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Blohm & Voss BV 238

// The flying boat Blohm & Voss BV 238 that, at the date of his first test was the heaviest airplane in the world, was built by Germany to be used by the Luftwaffe.

Crew 12
Weight 54.700kg (empty)
100.000kg (full)
Length 43,36m
Height 12,8m
Wingspan 60,17m
57,75m (in V1 prototype)
Wing area 360m²
Engine 6 Daimler-Benz DB 603G engines
with 12 cilinders in line with 1.900hp each
Speed 425km/h (maximum)
355km/h (cruise)
Range 7.200km
Climb rate 220 meters per minute
The Blohm & Voss BV 238 was a prototype of a flying boat to be used by the Luftwaffe during the World War II for transport and long-range maritime patrols. Was developed by the German company Blohm & Voss.
The seaplane Blohm & Voss BV 238 was the heaviest airplane to fly when lifted off for the first time in April 1944. Physically was the largest aircraft produced by one of the countries that made part of the Axis. Its prototype, BV 238 V1 flew on 11 March 1944 and was equipped with six engines Daimler - Benz 603 V12 inverted-cylinder.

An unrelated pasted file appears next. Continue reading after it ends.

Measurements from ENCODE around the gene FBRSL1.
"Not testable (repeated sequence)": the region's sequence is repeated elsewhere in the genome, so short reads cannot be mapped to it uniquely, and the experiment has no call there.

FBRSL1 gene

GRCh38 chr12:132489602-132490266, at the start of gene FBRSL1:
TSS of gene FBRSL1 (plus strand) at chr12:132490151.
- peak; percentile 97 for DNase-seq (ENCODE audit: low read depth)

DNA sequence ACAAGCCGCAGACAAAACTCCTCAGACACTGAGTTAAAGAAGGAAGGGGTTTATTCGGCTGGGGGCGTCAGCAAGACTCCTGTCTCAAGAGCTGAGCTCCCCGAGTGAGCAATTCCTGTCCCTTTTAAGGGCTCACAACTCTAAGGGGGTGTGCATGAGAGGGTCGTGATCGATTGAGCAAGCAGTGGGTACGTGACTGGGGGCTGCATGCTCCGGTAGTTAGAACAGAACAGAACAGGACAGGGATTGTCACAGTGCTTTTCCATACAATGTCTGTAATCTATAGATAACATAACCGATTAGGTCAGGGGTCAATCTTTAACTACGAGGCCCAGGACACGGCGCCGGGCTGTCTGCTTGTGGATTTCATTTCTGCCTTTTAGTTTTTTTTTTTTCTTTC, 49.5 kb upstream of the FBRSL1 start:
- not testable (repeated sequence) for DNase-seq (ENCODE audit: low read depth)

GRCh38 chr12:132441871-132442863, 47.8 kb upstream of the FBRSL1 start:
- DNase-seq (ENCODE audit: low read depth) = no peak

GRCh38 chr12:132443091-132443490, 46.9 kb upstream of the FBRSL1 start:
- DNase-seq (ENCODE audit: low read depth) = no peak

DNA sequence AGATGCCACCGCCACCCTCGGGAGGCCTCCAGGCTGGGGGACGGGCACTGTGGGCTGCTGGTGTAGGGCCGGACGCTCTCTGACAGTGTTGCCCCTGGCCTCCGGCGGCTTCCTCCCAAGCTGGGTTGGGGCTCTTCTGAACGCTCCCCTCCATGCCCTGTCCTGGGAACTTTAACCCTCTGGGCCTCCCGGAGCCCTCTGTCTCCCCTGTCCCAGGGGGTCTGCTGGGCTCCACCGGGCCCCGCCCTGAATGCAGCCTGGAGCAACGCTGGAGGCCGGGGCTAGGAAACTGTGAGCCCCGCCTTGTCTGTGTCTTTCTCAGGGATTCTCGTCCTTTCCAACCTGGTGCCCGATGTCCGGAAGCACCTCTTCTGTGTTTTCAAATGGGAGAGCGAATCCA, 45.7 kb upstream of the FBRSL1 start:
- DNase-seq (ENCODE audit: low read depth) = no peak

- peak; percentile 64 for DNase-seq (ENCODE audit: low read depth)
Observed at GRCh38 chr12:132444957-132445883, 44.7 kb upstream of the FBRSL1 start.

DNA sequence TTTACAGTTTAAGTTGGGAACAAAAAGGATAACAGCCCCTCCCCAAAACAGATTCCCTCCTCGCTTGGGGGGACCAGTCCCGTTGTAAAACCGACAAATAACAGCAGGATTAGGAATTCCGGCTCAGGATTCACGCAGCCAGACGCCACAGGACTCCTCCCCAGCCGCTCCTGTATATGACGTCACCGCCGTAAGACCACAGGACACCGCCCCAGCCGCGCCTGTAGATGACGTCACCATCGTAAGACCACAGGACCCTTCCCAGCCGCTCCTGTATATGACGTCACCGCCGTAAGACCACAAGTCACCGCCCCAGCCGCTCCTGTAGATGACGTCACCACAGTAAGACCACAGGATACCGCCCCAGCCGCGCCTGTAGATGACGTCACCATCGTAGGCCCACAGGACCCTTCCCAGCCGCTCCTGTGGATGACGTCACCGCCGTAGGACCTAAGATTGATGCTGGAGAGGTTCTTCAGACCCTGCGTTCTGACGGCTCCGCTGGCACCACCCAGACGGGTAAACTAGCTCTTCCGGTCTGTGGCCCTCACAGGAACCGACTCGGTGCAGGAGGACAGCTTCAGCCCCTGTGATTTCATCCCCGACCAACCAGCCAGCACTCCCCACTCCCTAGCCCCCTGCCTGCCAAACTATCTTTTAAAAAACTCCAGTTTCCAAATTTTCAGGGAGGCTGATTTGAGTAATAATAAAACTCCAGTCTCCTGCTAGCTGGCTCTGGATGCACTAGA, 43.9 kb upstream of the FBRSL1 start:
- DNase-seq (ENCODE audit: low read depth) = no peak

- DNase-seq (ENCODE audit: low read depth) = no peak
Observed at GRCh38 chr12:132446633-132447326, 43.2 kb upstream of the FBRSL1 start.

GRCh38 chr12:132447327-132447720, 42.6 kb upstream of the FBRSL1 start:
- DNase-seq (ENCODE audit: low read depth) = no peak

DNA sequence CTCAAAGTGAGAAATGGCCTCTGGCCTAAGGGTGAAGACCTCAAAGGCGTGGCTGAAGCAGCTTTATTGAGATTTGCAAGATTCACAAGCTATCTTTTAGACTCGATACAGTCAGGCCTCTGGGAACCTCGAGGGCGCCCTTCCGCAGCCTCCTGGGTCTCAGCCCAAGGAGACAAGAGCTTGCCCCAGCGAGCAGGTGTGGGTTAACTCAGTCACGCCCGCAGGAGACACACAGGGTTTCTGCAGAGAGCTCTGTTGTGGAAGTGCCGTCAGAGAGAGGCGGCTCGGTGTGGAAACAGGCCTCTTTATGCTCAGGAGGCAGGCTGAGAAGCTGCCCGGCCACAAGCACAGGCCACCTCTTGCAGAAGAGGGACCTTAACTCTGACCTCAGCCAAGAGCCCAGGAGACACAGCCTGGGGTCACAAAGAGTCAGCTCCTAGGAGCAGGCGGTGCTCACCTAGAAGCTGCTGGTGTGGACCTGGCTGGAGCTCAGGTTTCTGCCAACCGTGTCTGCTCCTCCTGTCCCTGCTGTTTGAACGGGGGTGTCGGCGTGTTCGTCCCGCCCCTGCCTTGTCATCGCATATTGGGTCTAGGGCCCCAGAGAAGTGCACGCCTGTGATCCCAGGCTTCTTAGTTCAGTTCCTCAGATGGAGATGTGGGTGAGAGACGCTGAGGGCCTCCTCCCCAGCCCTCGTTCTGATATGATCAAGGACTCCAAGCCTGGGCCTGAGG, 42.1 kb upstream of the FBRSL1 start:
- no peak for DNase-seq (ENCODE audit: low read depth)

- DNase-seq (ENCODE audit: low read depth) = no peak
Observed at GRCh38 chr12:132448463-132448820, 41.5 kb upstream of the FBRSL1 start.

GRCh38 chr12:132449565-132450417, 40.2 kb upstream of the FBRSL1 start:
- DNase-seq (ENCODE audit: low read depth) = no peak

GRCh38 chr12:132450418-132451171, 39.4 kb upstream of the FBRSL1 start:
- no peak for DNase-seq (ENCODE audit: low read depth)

The sole completed BV 238 sank after an attack by three P-51 Mustangs of the 361 Fighter Group of the United States when it was anchored in Schaal Lake in September 1944. The construction of two more aircraft of this model were started but never completed .

Called Detroit Miss, the Mustang who led  the attack that destroyed the BV 238 was flown by American ace Ben Drew. Drew, contacted by the BBC in 1974, believed he had sunk one BV 222 Wiking .
A prototype built on the scale of ¼ of the BV 238, called the FGP 227, was used for testing during the development of the airplane on its first flight, but he made a forced landing and ended up providing anything new to the program.


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